Will science banish superstition for ever?

Which makes people more superstitious: fervent scientism or fervent religious belief? The answer may surprise you.
Denyse O'Leary | Aug 10 2011 | comment  



No more religion means no more superstition. Right?

That’s what proponents of evangelical atheism have said, going back to Voltaire. Recent claims that religion is an outcome of lower intelligence are artifacts of poor study design. A more recent finding that very religious people (along with very irreligious ones) show hippocampal shrinkage points, in the study authors’ own view, to the stress created by non-standard beliefs, regardless of their content. Still, the atheists might have a point this time: Take away religion and superstition goes with it.

Prominent sceptic and psychologist Michael Shermer offers a rationale for that view in The Believing Brain: From Ghosts and Gods to Politics and Conspiracies — How We Construct Beliefs and Reinforce Them as Truth. This has been handily summarized by fellow new atheist A. C. Grayling in an article in Nature:

”As a 'belief engine', the brain is always seeking to find meaning in the information that pours into it. Once it has constructed a belief, it rationalizes it with explanations, almost always after the event. The brain thus becomes invested in the beliefs, and reinforces them by looking for supporting evidence while blinding itself to anything contrary. Shermer describes this process as “belief-dependent realism” — what we believe determines our reality, not the other way around.”

He offers an evolution-based analysis of why people are prone to forming supernatural beliefs ... . Our ancestors did well to wonder whether rustling in the grass indicated a predator, even if it was just the breeze. Spotting a significant pattern in the data may have meant an intentional agent was about to pounce. Shermer and Grayling exempt their own beliefs because, they argue, they are governed by science.

Very well, what does the evidence show?

The opposite, actually. In Britain, during National Science Week (2003), University of Hertfordshire psychologist Richard Wiseman and associates surveyed 2068 people on superstitious behaviour. They found, among other things, that

“The current levels of superstitious behaviour and beliefs in the UK are surprisingly high, even among those with a scientific background. Touching wood is the most popular UK superstition, followed by crossing fingers, avoiding ladders, not smashing mirrors, carrying a lucky charm and having superstitious beliefs about the number 13.”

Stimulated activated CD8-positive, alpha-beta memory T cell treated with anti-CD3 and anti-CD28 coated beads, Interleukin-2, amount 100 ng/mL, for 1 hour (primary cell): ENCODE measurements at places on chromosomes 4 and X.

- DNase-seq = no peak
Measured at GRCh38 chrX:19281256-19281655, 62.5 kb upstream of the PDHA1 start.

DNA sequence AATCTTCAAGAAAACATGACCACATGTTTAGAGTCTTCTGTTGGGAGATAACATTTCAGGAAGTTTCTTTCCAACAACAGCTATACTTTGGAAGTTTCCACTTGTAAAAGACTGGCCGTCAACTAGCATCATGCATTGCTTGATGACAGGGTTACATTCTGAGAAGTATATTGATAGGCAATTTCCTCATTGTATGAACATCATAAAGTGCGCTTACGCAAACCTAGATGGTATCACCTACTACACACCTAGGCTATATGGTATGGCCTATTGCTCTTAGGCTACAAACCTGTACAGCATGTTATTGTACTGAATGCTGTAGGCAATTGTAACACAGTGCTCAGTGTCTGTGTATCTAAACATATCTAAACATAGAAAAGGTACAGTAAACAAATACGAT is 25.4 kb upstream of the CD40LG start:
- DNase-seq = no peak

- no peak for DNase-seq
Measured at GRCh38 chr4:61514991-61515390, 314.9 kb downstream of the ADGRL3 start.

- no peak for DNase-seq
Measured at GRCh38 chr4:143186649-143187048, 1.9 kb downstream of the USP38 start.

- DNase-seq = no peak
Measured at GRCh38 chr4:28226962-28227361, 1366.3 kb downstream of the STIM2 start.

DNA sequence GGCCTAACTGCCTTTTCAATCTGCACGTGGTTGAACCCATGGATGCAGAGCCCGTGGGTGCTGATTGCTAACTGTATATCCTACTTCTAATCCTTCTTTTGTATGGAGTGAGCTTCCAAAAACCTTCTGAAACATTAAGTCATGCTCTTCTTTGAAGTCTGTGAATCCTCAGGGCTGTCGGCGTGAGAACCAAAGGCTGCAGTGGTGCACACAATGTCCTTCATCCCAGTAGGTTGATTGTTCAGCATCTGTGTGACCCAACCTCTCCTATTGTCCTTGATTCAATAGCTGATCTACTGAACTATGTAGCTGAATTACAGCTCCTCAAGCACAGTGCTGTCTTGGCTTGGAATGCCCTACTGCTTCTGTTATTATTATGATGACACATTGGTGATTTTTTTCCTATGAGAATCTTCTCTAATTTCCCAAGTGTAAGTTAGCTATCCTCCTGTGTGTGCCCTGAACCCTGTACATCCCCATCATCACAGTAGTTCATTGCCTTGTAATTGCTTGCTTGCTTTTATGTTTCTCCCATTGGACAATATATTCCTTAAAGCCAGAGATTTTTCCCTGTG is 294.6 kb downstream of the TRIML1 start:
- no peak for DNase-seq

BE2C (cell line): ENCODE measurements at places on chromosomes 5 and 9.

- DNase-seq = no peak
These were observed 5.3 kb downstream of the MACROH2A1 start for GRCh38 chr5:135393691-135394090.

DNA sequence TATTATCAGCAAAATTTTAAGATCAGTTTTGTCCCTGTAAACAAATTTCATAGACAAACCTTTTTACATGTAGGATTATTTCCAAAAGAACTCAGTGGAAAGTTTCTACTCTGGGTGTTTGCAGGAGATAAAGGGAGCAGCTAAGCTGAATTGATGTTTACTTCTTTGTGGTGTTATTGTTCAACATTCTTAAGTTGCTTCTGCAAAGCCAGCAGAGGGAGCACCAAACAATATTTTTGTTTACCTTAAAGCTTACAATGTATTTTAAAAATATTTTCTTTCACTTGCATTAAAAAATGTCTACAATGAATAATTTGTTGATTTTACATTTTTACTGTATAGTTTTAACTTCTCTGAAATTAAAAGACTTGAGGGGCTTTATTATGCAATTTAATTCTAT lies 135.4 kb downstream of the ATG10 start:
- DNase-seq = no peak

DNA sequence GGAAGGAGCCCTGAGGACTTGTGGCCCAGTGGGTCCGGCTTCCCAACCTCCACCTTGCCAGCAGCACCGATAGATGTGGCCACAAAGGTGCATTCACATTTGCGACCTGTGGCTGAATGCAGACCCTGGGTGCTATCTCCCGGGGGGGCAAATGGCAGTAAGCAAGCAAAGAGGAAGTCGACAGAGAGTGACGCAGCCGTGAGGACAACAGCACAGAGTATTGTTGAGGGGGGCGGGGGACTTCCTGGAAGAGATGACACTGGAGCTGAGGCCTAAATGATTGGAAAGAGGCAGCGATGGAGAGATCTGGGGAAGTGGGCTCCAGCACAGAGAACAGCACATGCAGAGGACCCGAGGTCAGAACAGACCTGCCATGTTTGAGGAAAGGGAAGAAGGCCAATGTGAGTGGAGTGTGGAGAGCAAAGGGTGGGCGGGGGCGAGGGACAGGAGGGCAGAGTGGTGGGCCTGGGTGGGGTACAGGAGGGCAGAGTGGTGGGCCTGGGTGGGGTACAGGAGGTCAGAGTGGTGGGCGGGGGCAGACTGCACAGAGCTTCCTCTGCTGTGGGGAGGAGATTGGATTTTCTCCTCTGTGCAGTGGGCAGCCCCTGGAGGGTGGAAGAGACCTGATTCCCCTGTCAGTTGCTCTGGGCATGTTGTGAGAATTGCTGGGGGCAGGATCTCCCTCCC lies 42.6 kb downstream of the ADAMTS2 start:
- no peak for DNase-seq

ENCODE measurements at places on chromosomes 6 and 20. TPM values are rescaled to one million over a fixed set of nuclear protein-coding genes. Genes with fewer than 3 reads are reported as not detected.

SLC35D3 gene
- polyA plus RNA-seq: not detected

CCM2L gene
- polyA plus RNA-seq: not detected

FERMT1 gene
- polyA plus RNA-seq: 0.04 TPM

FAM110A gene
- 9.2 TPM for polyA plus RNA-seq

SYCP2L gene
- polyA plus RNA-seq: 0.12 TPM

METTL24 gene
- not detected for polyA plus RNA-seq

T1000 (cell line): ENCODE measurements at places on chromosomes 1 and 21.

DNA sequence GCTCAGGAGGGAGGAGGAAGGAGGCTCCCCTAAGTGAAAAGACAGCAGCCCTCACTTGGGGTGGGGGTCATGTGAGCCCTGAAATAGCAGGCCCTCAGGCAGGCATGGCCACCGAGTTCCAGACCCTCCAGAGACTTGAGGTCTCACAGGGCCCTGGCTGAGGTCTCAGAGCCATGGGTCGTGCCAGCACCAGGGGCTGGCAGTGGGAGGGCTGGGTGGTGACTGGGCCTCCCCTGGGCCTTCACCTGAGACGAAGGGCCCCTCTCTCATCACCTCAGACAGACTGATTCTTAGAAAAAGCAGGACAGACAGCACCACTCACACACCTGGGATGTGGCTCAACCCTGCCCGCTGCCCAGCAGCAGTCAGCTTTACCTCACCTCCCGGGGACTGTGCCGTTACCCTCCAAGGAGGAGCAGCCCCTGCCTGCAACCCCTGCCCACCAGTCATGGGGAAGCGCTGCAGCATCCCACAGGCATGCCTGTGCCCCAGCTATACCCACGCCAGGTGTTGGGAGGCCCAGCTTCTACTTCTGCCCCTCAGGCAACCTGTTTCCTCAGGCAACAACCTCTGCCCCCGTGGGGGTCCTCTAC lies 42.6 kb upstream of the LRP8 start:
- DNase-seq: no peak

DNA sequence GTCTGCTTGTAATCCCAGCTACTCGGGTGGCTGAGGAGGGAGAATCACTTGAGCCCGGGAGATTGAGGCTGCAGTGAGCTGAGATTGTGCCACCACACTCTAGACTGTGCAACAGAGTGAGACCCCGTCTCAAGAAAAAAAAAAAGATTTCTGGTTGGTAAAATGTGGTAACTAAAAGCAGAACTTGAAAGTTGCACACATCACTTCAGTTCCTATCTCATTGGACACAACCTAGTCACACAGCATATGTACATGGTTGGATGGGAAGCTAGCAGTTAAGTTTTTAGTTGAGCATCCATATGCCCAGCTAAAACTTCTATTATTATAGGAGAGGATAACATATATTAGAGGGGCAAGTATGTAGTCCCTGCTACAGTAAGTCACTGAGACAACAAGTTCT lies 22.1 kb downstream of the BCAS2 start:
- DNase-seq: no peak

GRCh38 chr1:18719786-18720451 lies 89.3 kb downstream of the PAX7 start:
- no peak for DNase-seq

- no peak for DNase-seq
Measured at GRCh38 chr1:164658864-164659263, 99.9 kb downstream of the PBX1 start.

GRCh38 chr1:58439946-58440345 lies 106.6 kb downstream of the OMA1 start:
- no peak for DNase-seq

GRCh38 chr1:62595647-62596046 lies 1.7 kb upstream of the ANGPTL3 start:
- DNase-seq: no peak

Twenty-five percent of the people who claimed a background in science were very or somewhat superstitious.

Another finding of note:

“People become less superstitious as they age - 59% of people aged 11-15 said they were superstitious, compared to 44% of people aged between 31-40 and just 35% of the over 50s. These findings do not suggest that superstitious behaviour and beliefs will be consigned to the past. Instead, they are strongly held by the younger members of society.”

One wonders, did the older people “become” less superstitious or - raised in a somewhat more culturally Christian society - they had simply not become as superstitious as the younger, secular-raised folk.

US findings support that view. Baylor University conducted a detailed survey on the state of religion ( 2007-08) and reported a similar outcome:

”It remains widely believed that religious people are especially credulous, particularly those who identify themselves as Evangelicals, born again, Bible believers and fundamentalists. However, the ISR researchers found that conservative religious Americans are far less likely to believe in the occult and paranormal than are other Americans, with self-identified theological liberals and the irreligious far more likely than other Americans to believe. The researchers say this shows that it is not religion in general that suppresses such beliefs, but conservative religion.”

A 2008 Scripps-Howard Ohio University poll also showed that

“People who have attended church recently and who identify themselves as born-again Evangelical Protestants are much less likely to have seen UFOs or to believe in the possibility of extraterrestrial intelligence than people with little or no involvement with organized religion.”

Reflecting on the problem of theory trumping evidence regarding claims about the bad effects of religion, British physicist David Tyler observes

“We are witnessing atheist scholars promoting ideas that reinforce their personal worldview, but we need to be asking how far their research is affected by bias. They (like all researchers) need to be challenging their own favoured perspectives, and engaging with the best arguments coming from those who differ from them. All the signs are that they are not doing this. Shermer lumps all beliefs together and shows no interest in interacting with those whose beliefs are based on evidence. Grayling reviews Shermer to congratulate him on his insights. The message is passed down to popularisers who regurgitate this false analysis.

As we have seen, if hostile accounts of the effect of traditional theistic religion depended on evidence, there just wouldn’t be very many of them.

Previous articles in this series:

Does religion rot your intelligence?
Does religion rot teenagers’ brains?
Does religion shrink your brain?

Denyse O'Leary is co-author of The Spiritual Brain.



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